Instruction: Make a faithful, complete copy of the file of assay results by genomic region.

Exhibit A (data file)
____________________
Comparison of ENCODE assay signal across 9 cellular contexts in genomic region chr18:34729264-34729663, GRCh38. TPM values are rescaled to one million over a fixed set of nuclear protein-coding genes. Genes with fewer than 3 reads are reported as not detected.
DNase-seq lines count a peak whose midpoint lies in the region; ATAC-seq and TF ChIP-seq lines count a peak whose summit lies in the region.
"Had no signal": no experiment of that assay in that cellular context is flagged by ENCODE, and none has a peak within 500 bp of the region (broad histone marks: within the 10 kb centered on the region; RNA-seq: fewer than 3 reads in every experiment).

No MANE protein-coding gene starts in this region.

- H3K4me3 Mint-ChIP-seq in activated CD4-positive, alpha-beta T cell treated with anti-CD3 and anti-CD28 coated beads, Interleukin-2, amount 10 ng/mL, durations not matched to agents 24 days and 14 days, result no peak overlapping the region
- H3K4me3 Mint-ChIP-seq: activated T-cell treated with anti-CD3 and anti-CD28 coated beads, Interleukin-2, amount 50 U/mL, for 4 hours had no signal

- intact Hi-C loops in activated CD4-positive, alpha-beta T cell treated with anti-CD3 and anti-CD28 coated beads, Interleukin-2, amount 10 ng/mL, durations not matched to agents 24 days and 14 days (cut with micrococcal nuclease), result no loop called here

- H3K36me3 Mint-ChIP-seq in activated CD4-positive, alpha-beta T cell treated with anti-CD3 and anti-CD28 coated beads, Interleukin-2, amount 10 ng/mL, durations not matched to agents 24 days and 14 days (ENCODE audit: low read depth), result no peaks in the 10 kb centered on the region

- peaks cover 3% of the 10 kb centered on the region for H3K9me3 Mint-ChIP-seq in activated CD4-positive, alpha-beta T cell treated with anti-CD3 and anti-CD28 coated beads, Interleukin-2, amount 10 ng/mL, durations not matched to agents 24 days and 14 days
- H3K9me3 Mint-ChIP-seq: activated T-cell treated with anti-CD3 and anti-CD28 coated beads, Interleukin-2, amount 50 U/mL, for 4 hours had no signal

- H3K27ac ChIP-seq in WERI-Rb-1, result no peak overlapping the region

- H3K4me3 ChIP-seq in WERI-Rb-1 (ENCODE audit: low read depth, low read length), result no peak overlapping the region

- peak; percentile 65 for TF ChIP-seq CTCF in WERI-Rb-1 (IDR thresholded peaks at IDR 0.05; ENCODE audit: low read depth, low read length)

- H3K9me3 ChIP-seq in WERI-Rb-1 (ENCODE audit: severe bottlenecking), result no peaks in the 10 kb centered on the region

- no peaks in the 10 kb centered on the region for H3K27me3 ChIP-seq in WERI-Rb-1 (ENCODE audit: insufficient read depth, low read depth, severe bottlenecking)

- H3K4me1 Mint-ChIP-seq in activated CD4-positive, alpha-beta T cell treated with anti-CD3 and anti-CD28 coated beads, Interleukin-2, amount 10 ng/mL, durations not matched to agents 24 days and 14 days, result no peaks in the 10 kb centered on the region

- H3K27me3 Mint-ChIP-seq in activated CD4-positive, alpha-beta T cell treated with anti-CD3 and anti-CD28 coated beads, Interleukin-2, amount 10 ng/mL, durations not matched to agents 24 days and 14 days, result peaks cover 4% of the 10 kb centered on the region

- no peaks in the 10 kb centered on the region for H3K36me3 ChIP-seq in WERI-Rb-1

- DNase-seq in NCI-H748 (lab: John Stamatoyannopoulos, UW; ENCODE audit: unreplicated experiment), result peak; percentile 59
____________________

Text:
Comparison of ENCODE assay signal across 9 cellular contexts in genomic region chr18:34729264-34729663, GRCh38. TPM values are rescaled to one million over a fixed set of nuclear protein-coding genes. Genes with fewer than 3 reads are reported as not detected.
DNase-seq lines count a peak whose midpoint lies in the region; ATAC-seq and TF ChIP-seq lines count a peak whose summit lies in the region.
"Had no signal": no experiment of that assay in that cellular context is flagged by ENCODE, and none has a peak within 500 bp of the region (broad histone marks: within the 10 kb centered on the region; RNA-seq: fewer than 3 reads in every experiment).

No MANE protein-coding gene starts in this region.

- H3K4me3 Mint-ChIP-seq in activated CD4-positive, alpha-beta T cell treated with anti-CD3 and anti-CD28 coated beads, Interleukin-2, amount 10 ng/mL, durations not matched to agents 24 days and 14 days, result no peak overlapping the region
- H3K4me3 Mint-ChIP-seq: activated T-cell treated with anti-CD3 and anti-CD28 coated beads, Interleukin-2, amount 50 U/mL, for 4 hours had no signal

- intact Hi-C loops in activated CD4-positive, alpha-beta T cell treated with anti-CD3 and anti-CD28 coated beads, Interleukin-2, amount 10 ng/mL, durations not matched to agents 24 days and 14 days (cut with micrococcal nuclease), result no loop called here

- H3K36me3 Mint-ChIP-seq in activated CD4-positive, alpha-beta T cell treated with anti-CD3 and anti-CD28 coated beads, Interleukin-2, amount 10 ng/mL, durations not matched to agents 24 days and 14 days (ENCODE audit: low read depth), result no peaks in the 10 kb centered on the region

- peaks cover 3% of the 10 kb centered on the region for H3K9me3 Mint-ChIP-seq in activated CD4-positive, alpha-beta T cell treated with anti-CD3 and anti-CD28 coated beads, Interleukin-2, amount 10 ng/mL, durations not matched to agents 24 days and 14 days
- H3K9me3 Mint-ChIP-seq: activated T-cell treated with anti-CD3 and anti-CD28 coated beads, Interleukin-2, amount 50 U/mL, for 4 hours had no signal

- H3K27ac ChIP-seq in WERI-Rb-1, result no peak overlapping the region

- H3K4me3 ChIP-seq in WERI-Rb-1 (ENCODE audit: low read depth, low read length), result no peak overlapping the region

- peak; percentile 65 for TF ChIP-seq CTCF in WERI-Rb-1 (IDR thresholded peaks at IDR 0.05; ENCODE audit: low read depth, low read length)

- H3K9me3 ChIP-seq in WERI-Rb-1 (ENCODE audit: severe bottlenecking), result no peaks in the 10 kb centered on the region

- no peaks in the 10 kb centered on the region for H3K27me3 ChIP-seq in WERI-Rb-1 (ENCODE audit: insufficient read depth, low read depth, severe bottlenecking)

- H3K4me1 Mint-ChIP-seq in activated CD4-positive, alpha-beta T cell treated with anti-CD3 and anti-CD28 coated beads, Interleukin-2, amount 10 ng/mL, durations not matched to agents 24 days and 14 days, result no peaks in the 10 kb centered on the region

- H3K27me3 Mint-ChIP-seq in activated CD4-positive, alpha-beta T cell treated with anti-CD3 and anti-CD28 coated beads, Interleukin-2, amount 10 ng/mL, durations not matched to agents 24 days and 14 days, result peaks cover 4% of the 10 kb centered on the region

- no peaks in the 10 kb centered on the region for H3K36me3 ChIP-seq in WERI-Rb-1

- DNase-seq in NCI-H748 (lab: John Stamatoyannopoulos, UW; ENCODE audit: unreplicated experiment), result peak; percentile 59